I am planning to go to India for three weeks, preferably travelling in a tourist group package to places such as Delhi, Jaipur, Agra, Varanasi, Kolkata, Darjeeling and a hop into Kathmandu for 2-3 days at the most. Will three weeks be enough? Which companies do you recommend me to book through? Are there and sightseeing activities you'd particularly recommend? What's the likely budget per day?
- Rhian Yates
Amy Karafin, co-author of Lonely Planet India, writes:
Three weeks is enough to get a taste of northern India and many tour operators offer "Delhi to Kathmandu" packages. A package tour will definitely take the hassle out of the transportation side of the trip: co-ordinating buses, trains and planes for this itinerary could easily be a headache, especially since you'll need to move fast to cover this much ground.
The much smaller, Delhi-based Namaste India Tours gets rave reviews from travellers for their road tours of Rajasthan and the Golden Triangle (Delhi, Agra, Jaipur), but they don't head as far afield as Varanasi, Kolkata and Darjeeling.
That said, you may find that hitting all these places in three weeks will feel rushed and, with a package tour, you obviously can't choose or adjust your itinerary. Each of the towns you mention has enough to see and do - in and around town - to warrant several days. You might want to consider visiting fewer places and spending more time in each place.
Whichever way you go, be sure to visit Humayun's Tomb and Red Fort in Delhi, while in Agra, the Fort and the old Mughal city of Fatehpur Sikri nicely complement a visit to the Taj Mahal.
Jaipur's Old City is a dreamy place to wander - our walking tour in the India guidebook is a good place to start - and the 16th century Amber Fort, 11km to the north, is stunning.
Varanasi is hectic but full of colour and good karma, while nearby Sarnath, where the Buddha first taught the path to enlightenment, is its quiet counterpart. (You could also drop by Bodhgaya, where the Buddha first became enlightened, on your way to Kolkata.)
Once in Kolkata, visit the gorgeous Victoria Memorial and (my personal favorite) the fantastic Sheetalnath Jain Temple, and sample Bengali food at the city's famous Bhojohori Manna restaurant.
In Darjeeling and Kathmandu, trekking is the main attraction and one of the reasons you might want to have a little more time in each place.
India can be an inexpensive place to travel, but you'll spend more if you're moving quickly. Bank on $30-35 a day for the budget version: Basic (but clean) hotels, simple eateries, and government buses or 2nd-class train travel.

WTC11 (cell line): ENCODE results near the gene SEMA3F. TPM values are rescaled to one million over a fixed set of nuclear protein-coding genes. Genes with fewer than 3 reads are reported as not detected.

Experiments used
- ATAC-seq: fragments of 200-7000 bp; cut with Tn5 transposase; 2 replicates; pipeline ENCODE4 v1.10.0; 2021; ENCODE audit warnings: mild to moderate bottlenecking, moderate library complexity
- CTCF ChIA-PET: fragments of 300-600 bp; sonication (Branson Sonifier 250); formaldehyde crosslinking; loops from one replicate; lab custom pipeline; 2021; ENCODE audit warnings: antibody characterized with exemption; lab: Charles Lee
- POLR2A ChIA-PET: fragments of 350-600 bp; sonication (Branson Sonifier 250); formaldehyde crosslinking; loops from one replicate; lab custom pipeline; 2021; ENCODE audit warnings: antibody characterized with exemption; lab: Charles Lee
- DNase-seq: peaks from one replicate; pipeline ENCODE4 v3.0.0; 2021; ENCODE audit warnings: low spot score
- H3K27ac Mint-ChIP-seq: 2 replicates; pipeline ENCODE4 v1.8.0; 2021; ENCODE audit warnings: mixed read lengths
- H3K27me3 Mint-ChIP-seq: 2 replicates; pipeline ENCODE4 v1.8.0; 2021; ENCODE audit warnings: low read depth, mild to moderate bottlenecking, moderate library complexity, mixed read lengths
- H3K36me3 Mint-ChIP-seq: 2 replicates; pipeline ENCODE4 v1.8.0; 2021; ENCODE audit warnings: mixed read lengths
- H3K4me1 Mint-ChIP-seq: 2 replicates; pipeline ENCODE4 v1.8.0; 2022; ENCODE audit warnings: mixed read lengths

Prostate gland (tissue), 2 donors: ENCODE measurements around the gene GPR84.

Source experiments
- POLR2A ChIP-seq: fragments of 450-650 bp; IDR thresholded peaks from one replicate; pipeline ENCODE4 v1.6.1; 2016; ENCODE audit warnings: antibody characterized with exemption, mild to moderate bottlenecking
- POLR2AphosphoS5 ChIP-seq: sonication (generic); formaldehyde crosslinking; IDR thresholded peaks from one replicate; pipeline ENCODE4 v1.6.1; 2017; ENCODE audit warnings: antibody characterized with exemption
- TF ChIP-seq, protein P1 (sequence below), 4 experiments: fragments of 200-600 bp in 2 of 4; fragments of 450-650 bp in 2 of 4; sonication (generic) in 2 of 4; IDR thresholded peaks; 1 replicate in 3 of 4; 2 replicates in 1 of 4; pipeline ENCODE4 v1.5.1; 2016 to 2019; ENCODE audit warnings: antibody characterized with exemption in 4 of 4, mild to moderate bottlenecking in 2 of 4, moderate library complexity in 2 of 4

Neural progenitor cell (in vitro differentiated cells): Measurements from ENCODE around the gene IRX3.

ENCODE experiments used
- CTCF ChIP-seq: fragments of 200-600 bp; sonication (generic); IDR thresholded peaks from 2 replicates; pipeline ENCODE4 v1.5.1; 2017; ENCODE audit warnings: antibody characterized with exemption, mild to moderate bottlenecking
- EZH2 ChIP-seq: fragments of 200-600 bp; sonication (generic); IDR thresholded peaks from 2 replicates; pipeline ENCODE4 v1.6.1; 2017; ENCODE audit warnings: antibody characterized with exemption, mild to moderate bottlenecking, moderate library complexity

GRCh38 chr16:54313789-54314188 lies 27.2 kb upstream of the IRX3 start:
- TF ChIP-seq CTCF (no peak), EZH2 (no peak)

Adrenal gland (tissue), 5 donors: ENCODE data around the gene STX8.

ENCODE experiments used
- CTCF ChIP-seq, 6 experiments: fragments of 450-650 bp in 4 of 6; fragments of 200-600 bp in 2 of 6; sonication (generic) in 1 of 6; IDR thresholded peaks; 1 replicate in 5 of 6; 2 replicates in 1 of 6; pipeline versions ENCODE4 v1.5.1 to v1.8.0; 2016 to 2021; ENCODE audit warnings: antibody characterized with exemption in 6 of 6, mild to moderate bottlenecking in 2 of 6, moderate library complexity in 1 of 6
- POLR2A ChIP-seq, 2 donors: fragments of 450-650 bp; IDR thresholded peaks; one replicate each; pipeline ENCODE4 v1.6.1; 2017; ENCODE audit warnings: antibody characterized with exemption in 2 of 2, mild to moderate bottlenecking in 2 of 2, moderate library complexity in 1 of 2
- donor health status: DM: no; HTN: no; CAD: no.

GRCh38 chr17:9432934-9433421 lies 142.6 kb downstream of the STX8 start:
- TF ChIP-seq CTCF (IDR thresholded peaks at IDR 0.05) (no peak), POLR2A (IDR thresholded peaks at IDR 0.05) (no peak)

For more comfort, plan on $70 a day, plus any plane tickets. Of course, if you book with a tour operator, be sure to find out what's included in your tour beforehand.
Trains just the ticket
My husband and I will be travelling from the south of France, probably Nice, to Venice where we are boarding a cruise ship for a Mediterranean cruise, in mid-September 2010 and would like to visit Rome as well.We are keen rail travellers and are eager to see as much of Italy by train as we can. I believe we can travel from Nice to Rome but would like to know if the rail trip travels along the coast or detours inland as we would prefer a scenic route. When we leave Rome, we would also like to see some of the country by rail to Venice. Is this trip worthwhile, or are we better off flying and making use of the extra time in Venice. Neither of us has been to Italy before, so we are very much in need of assistance.
- Lyn Currie
Lonely Planet's European travel editor Tom Hall writes:
Rail is an excellent way to get around Italy, whether you take the fast trains which reduce the journey time between Rome and Milan to three-and-a-half hours or travel on the standard Eurostar inter-city services.
You'll find trains comfortable, punctual and an excellent way to see the country.
Point-to-point fares will probably work out better than a railpass, and tickets can be bought at stations from vending machines.
Trains will be hourly or better so there's no need to worry about booking in advance, though savings can be made by booking online a few weeks in advance on all but the busiest services.
Unless you're planning on tackling a top-to-toe journey like Turin to Naples then there's no reason to fly anywhere in Italy.
The fastest route from Nice to Rome, a journey of 720km, takes nine hours. The journey runs down the spine of Italy and is scenic in parts, in particular when passing through the hills of Tuscany.
After reaching the lagoon city of Venice by sea, train is the next best way to arrive, and the scene upon exiting Santa Lucia station is unforgettable.
Win a Lonely Planet guide book
Get the information you need to make your big trip a success. Email your travel questions to firstname.lastname@example.org and they'll be answered by Lonely Planet's experts. In addition the best question each week will earn a Lonely Planet guide book. To give yourself a chance to win, add your postal address and the guide book you'd like to receive. You can find out about Lonely Planet books at LonelyPlanet.com. Not all questions are necessarily answered and Lonely Planet cannot correspond directly with readers, or give advice outside the column.